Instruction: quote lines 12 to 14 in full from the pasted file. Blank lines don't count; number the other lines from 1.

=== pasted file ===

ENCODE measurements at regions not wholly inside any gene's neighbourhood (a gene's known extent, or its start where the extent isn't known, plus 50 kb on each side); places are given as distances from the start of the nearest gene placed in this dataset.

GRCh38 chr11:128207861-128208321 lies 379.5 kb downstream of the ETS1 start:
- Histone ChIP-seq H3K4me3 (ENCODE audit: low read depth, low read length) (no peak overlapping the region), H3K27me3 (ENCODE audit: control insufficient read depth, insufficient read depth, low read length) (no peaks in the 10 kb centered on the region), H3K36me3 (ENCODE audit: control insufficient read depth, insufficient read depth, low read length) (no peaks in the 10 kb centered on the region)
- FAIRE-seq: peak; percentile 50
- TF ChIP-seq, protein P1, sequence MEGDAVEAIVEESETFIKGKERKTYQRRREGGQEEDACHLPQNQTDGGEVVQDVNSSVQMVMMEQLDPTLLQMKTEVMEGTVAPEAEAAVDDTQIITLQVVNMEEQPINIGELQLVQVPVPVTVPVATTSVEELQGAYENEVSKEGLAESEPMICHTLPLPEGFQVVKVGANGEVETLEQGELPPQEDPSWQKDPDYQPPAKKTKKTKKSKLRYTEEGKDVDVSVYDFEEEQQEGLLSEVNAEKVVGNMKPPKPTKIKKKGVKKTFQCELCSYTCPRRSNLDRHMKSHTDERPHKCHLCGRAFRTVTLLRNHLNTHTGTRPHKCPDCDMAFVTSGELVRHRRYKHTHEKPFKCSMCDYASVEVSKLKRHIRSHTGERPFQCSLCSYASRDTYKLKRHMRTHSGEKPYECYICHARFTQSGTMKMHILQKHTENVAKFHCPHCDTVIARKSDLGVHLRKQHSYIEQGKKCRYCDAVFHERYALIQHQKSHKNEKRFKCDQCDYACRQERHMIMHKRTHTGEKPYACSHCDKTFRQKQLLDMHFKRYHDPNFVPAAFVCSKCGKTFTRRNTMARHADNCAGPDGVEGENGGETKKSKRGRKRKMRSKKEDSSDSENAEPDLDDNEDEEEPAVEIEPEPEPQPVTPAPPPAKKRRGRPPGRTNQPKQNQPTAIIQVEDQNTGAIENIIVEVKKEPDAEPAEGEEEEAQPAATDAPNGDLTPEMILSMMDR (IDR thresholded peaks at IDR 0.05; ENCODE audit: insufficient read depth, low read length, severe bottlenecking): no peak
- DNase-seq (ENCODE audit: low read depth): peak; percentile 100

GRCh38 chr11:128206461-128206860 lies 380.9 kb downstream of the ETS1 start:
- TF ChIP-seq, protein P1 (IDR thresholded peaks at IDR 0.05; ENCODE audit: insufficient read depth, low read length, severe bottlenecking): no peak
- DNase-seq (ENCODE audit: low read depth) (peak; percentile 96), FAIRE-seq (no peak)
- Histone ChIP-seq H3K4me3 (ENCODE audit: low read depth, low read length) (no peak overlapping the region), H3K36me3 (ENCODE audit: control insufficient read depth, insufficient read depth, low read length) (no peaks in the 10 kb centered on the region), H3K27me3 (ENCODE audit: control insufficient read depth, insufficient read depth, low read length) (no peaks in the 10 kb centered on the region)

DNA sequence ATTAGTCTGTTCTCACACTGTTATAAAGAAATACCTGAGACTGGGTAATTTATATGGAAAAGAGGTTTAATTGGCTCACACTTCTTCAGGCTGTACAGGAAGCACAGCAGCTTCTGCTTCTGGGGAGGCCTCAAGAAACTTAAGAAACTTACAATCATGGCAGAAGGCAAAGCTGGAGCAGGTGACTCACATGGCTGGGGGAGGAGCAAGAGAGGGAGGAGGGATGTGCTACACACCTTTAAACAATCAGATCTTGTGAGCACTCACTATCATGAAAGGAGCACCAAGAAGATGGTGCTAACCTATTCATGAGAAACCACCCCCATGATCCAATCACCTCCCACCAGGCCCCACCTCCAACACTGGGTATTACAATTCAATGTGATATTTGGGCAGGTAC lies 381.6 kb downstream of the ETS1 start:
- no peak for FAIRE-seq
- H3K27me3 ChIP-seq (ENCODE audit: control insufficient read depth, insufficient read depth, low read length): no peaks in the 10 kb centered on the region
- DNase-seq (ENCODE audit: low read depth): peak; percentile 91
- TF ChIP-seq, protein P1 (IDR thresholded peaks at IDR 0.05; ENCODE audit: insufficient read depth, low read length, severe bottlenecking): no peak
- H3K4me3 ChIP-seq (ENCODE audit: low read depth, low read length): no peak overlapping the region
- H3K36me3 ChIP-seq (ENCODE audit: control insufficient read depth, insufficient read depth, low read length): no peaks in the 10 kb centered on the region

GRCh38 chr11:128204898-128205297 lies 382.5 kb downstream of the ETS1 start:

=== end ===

- no peak for FAIRE-seq
- H3K27me3 ChIP-seq (ENCODE audit: control insufficient read depth, insufficient read depth, low read length): no peaks in the 10 kb centered on the region
- DNase-seq (ENCODE audit: low read depth): peak; percentile 91